Take right action to stop strains spoiling your fun

Save yourself the pain of a sporting injury by warming up properly
Save yourself the pain of a sporting injury by warming up properly
Former Great British Bake Off contestant Enwezor Nzegwu takes part in a 24-hour treadmill relay at Portsmouth University Gym to raise money for cystic fibrosis. Fellow participant Dannii Hutchins gives support. 'Picture Ian Hargreaves  (180224-1)

Bake-Off star organises 24-hour charity run at University of Portsmouth

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With the excitement of the Olympics getting closer by the day, many more of us may be inspired to reach for our trainers and get fit this summer.

Everyone should try to do some physical activity, but it can lead to more aches, strains and sprains, especially if you aren’t used to exercising regularly.

So NHS clinicians in the south are urging everyone to follow some basic advice before hitting the streets, tennis court, gym or football pitch to avoid strains and sprains.

Dr Stuart Ward, medical director for the SHIP PCT cluster – which covers Portsmouth and Hampshire – says there’s some important advice everyone should follow.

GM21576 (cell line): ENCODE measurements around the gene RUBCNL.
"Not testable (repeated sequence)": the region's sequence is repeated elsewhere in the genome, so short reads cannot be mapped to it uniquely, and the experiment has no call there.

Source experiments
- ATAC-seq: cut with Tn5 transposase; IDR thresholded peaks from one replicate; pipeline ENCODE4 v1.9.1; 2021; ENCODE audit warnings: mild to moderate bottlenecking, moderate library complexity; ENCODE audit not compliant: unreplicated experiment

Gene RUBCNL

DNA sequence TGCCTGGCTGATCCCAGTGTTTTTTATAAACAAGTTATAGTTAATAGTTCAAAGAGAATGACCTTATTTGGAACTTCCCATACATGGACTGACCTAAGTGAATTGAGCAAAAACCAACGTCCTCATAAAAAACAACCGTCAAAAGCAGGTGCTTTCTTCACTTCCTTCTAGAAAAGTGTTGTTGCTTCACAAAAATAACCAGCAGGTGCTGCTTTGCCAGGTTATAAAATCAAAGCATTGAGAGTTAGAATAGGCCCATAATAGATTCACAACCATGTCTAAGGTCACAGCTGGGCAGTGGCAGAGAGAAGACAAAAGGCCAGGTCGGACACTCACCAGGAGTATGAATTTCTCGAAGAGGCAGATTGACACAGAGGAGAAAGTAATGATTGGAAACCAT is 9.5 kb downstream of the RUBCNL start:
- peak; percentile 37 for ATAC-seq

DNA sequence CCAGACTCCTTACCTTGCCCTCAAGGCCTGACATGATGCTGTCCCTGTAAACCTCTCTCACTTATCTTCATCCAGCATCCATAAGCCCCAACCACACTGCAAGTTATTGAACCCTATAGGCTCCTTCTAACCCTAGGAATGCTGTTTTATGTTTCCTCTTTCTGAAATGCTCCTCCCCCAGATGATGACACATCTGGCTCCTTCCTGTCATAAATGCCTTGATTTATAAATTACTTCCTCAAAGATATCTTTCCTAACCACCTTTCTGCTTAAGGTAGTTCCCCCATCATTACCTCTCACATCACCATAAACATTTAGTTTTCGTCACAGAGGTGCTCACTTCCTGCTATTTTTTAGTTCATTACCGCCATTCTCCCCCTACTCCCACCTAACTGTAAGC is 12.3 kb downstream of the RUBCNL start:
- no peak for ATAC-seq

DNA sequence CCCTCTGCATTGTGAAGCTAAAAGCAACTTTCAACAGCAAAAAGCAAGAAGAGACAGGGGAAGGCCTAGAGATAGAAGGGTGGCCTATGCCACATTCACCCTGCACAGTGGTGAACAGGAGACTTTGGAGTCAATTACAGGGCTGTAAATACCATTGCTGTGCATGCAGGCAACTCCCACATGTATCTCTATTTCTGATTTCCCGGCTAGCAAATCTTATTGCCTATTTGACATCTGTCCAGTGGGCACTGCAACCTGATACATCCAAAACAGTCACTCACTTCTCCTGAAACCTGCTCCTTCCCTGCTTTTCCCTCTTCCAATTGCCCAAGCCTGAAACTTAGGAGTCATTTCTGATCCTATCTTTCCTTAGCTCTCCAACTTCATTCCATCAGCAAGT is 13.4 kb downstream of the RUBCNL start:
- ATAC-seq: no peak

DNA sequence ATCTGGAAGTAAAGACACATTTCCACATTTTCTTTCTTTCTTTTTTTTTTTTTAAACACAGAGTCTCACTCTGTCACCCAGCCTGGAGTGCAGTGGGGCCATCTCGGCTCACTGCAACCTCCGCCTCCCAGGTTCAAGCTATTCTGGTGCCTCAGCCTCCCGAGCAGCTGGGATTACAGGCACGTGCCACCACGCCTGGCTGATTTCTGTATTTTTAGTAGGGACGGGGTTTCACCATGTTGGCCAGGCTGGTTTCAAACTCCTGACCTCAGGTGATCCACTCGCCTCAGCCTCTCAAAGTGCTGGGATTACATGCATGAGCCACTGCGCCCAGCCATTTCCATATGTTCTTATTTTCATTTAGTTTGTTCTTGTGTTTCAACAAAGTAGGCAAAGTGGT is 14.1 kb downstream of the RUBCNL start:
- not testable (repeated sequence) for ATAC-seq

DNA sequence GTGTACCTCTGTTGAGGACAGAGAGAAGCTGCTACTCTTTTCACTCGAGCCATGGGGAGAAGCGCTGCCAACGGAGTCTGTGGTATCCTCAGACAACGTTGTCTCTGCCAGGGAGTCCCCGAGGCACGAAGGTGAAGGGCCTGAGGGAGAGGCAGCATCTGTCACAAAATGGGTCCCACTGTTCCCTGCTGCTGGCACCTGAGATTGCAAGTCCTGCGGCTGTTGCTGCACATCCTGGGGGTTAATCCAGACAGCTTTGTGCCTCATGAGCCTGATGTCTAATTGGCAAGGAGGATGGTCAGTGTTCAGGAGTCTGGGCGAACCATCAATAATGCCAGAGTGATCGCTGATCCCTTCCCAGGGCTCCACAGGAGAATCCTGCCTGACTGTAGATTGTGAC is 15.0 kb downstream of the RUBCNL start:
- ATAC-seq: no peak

‘It can be tempting to try to push yourself, especially if you are with friends,’ he says.

‘So the first piece of advice is not to get too competitive.

‘It’s very important to warm up properly for a minimum of 10 minutes.

‘Start with a few minutes of gentle exercise, such as walking or jogging, to get the blood flowing to your muscles. Gradually increase the pace until you are running briskly.

‘Once your muscles are warm, do some gentle stretching exercises, paying particular attention to the muscle groups that you will be using – for example, legs for running and arms and shoulders for racquet sports.’

A gentle cool-down after exercise will mean less muscle stiffness and soreness afterwards.

Most mild sports injuries can be self-treated and will start to improve within 72 hours without the need for a GP appointment.

Stuart adds: ‘We recommend RICE therapy for mild sprains and strains – this stands for rest, ice, compression and elevation.

‘Rest the injured joint or muscle and avoid activity.

‘Apply ice or frozen veg wrapped in a damp towel to the injured area for 15 to 20 minutes, every two to three hours during the day, but not while you sleep.

‘Use an elastic bandage to limit any swelling, but take the bandage off before you got to sleep.

‘Keep the injured area raised and supported on a pillow to reduce swelling.

‘Taking paracetamol will relieve any pain.’

High street pharmacy staff can give advice on treating mild strains, sprains, aches and pains.

Pharmacy staff are working with the local NHS to help people to use the right health service first time, as part of the Choose Well campaign.

Health leaders believe more than 51 million people a year who visit their GP with common complaints could either care for themselves or visit their local high street pharmacy for help.

More information about avoiding sporting injuries this summer can be found by logging on to choosewell.org.uk